As Chileans head to the polls Sunday to elect their new president, members of the Jewish community will be facing a tough choice: Do they vote for the right-wing populist who, despite family ties to the Pinochet regime and perhaps even the Nazi party, loves Israel? Or for the left-wing progressive who, despite having his heart in the right place on many other issues, has denounced Israel as a “genocidal” state and is in cahoots with the communists?
For many Jewish voters, it would seem, the question is not so much who they are for, but who they are against.
Gabriel Boric, the leftist former student leader with strong ties to the local Palestinian community, has enjoyed a slight lead in the polls over José Antonio Kast, the far-right politician who opposes abortion and gay rights, and has been accused of xenophobia for his tough stance on immigration.
However, that lead appears to be narrowing in recent days, and the runoff race between the two candidates promises to be tight.
Of the seven candidates that competed in the first presidential election round, held on November 21, Kast came in first with nearly 28 percent of the vote, and Boric second, with nearly 26 percent. None of the leaders of the more centrist parties made it to the second round. Neither did Daniel Jadue, the communist candidate who had been widely feared by the Jewish community for past statements, including accusing the Jews of controlling the nation’s media and accusing the community of dual loyalty.
Vanessa Hites, 26, a lawyer and the former president of the Jewish Student Federation of Chile, says she has not yet decided which candidate will receive her vote on Sunday because, like many members of the Jewish community, she feels conflicted.
“On the one hand, you have Kast, who doesn’t exactly represent our Jewish values of tolerance and freedom of choice, but on the other hand, many Jews here feel threatened by Boric because of his alliance with the communists and his very close ties to the Palestinian community,” says Hites.
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Despite this quandary, it is widely believed that most of the Jews will end up casting their ballot for the right-wing candidate. Whether or not his father was actually a member of the Nazi party – rather than a soldier in the Wehrmacht, which has long been known – and how deeply he sympathizes with Pinochet would seem to perturb them less than Boric’s outright hostility to Israel and the possibility that he might lead Chile down the path of Venezuela.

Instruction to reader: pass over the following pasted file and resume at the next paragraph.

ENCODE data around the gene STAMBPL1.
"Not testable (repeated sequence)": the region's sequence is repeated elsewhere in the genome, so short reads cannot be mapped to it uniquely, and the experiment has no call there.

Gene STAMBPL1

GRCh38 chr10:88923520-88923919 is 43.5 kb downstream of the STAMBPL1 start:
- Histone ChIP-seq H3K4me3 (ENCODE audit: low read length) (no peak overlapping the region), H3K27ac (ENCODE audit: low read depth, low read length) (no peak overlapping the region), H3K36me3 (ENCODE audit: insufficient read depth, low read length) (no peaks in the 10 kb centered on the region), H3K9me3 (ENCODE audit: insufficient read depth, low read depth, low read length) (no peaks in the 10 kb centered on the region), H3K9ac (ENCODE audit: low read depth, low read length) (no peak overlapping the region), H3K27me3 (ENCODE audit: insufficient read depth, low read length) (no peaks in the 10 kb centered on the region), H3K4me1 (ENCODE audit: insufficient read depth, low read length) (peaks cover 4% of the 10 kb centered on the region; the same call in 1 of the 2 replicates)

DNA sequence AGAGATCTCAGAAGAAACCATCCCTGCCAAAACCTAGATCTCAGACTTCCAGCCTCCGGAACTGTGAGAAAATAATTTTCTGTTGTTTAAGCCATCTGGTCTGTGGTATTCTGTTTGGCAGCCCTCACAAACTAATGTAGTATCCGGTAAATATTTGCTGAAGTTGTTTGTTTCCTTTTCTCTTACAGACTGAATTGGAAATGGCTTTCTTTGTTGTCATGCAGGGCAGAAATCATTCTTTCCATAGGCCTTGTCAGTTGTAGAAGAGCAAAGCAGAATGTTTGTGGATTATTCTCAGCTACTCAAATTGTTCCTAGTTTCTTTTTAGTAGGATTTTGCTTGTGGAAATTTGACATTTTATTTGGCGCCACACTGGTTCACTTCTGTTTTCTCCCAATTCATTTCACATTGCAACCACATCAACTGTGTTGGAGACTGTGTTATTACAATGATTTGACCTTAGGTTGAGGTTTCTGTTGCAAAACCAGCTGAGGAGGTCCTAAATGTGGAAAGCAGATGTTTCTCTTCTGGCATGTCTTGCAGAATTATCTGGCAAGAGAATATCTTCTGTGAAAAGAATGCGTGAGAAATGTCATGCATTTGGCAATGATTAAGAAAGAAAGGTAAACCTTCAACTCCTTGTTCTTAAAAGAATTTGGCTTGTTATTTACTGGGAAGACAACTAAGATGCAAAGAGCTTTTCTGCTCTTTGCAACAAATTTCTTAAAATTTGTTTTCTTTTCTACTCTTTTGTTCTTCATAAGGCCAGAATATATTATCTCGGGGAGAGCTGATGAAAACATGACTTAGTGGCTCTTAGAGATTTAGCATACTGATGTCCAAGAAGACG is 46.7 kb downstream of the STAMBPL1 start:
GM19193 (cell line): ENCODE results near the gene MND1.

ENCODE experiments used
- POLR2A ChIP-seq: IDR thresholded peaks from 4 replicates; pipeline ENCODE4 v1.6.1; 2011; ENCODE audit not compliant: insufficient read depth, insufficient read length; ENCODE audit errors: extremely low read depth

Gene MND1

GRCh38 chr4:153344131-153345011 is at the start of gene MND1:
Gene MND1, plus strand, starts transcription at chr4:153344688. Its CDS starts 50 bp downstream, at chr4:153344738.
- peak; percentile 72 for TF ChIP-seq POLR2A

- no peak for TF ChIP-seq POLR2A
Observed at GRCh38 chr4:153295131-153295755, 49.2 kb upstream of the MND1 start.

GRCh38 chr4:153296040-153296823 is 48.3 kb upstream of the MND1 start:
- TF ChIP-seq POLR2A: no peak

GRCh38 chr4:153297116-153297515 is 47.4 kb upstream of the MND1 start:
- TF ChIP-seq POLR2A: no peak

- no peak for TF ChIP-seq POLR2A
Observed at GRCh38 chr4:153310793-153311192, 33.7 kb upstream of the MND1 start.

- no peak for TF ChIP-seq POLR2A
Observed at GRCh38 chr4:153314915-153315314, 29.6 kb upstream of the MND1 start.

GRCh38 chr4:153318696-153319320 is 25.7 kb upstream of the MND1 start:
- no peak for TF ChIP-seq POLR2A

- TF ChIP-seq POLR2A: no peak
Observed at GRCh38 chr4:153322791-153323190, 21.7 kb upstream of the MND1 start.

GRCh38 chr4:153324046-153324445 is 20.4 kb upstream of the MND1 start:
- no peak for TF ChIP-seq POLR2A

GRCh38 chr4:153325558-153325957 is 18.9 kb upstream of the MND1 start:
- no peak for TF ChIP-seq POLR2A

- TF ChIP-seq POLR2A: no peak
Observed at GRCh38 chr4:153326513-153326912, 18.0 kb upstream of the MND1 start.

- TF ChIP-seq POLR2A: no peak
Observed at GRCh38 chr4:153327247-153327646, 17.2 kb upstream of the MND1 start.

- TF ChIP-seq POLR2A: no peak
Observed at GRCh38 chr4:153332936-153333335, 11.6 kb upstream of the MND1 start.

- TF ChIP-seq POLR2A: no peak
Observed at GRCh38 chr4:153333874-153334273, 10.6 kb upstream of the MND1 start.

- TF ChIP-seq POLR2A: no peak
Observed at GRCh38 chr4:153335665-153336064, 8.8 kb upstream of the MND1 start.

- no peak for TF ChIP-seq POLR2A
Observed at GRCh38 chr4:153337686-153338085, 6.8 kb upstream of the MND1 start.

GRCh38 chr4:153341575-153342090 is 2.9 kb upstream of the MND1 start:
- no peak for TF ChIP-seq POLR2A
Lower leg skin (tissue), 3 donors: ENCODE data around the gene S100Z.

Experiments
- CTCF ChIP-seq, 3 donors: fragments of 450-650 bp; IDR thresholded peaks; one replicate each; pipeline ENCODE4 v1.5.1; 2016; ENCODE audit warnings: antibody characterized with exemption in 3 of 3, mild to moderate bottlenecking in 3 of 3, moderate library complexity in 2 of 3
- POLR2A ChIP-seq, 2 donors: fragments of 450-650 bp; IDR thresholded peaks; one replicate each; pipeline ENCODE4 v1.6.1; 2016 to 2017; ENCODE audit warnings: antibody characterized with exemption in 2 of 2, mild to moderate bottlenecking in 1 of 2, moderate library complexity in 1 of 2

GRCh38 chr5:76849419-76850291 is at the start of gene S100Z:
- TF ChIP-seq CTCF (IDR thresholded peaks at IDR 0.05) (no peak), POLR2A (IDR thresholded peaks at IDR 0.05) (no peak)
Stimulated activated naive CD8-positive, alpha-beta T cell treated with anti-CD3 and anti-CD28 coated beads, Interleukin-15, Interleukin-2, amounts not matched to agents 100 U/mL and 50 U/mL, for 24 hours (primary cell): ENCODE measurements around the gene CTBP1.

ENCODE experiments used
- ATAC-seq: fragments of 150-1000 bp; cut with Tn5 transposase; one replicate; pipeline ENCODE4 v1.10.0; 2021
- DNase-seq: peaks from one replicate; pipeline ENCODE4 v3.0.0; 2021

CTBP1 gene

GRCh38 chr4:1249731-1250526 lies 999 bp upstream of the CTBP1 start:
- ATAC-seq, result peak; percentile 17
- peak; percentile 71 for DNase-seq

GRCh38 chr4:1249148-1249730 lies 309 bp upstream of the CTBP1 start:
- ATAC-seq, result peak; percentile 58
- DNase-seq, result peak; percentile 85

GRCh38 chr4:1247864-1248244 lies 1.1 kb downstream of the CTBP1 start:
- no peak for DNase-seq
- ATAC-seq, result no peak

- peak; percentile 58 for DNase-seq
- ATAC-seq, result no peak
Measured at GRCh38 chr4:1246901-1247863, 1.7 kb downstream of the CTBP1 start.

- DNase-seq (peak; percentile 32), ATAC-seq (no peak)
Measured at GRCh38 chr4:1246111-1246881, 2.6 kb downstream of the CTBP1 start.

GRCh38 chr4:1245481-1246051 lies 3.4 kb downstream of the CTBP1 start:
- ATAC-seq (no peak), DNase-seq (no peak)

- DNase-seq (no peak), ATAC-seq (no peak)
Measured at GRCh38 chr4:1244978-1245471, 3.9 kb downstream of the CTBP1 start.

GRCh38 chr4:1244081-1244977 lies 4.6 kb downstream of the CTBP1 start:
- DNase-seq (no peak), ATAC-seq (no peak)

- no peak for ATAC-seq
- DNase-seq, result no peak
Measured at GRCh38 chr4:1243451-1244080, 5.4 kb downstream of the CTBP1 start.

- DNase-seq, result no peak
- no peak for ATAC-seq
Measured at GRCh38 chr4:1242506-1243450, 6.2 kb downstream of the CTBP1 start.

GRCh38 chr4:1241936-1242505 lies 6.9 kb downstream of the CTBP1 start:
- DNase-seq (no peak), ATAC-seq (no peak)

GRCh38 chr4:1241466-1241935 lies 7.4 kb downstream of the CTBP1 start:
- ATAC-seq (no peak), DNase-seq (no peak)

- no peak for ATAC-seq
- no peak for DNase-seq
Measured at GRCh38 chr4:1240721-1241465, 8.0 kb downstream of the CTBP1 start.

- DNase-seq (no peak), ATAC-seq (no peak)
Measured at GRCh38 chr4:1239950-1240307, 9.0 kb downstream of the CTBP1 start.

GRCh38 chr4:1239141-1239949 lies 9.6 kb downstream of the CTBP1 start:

“You have to remember that the Jewish community of Chile is very Zionist,” says Gabriel Zaliasnik, a lawyer and prominent member of the Jewish community with a large following on social media. “We are of course willing to accept reasonable criticism about Israel, but what we hear from Boric is that Israel is a ‘genocidal’ and ‘murderous’ state. To make matters worse, he blames our Jewish community for Israel’s actions.”
By way of example, Zaliasnik relays that two years ago, the Jewish community sent all the members of the Chilean congress Rosh Hashanah gifts of little jars of honey from Israel. Boric returned his with a note recommending that Jewish Chileans first demand that “Israel return the illegally occupied Palestinian territory.”
Zaliasnik, who describes himself as center-right, says many Jews, like himself, are concerned about a bill Boric has been actively pushing that would outlaw imports to Chile of all products made in the West Bank settlements. It is often referred to in the Jewish community as the “Israel boycott law,” even though it would not outlaw imports of products made within Israel’s internationally recognized borders.
When asked about recent revelations concerning the Nazi past of Kast’s father, Zaliasnik responds: “Even if it is true, which I don’t think is the case, Kast is not a Nazi, and we have to remember that it is Kast and Boric who are running for election here, not their fathers or grandfathers.”
A thriving Chile
An estimated 18,000 Jews live in Chile today, making it the fourth-largest Jewish community in Latin America (after Argentina, Brazil and Mexico). Most of them live in the capital city, Santiago.
Many Chilean Jews were shaken up earlier this year when it appeared that Jadue, a descendant of Palestinian immigrants, was the front-runner in the presidential race. With more than 400,000 citizens of Palestinian origin, Chile is home to the largest Palestinian community in the world outside of the Middle East. Had the polls been correct, Jadue could have become its first president of Palestinian origin.
A longtime activist in the Palestinian solidary movement who regularly referred to the Jewish community as the “Zionist community,” Jadue was often accused of antisemitism. Among many Chilean Jews, it is feared that if Boric is elected, he will need the support of the communists to form a government and Jadue is, therefore, likely to be appointed a minister in his cabinet.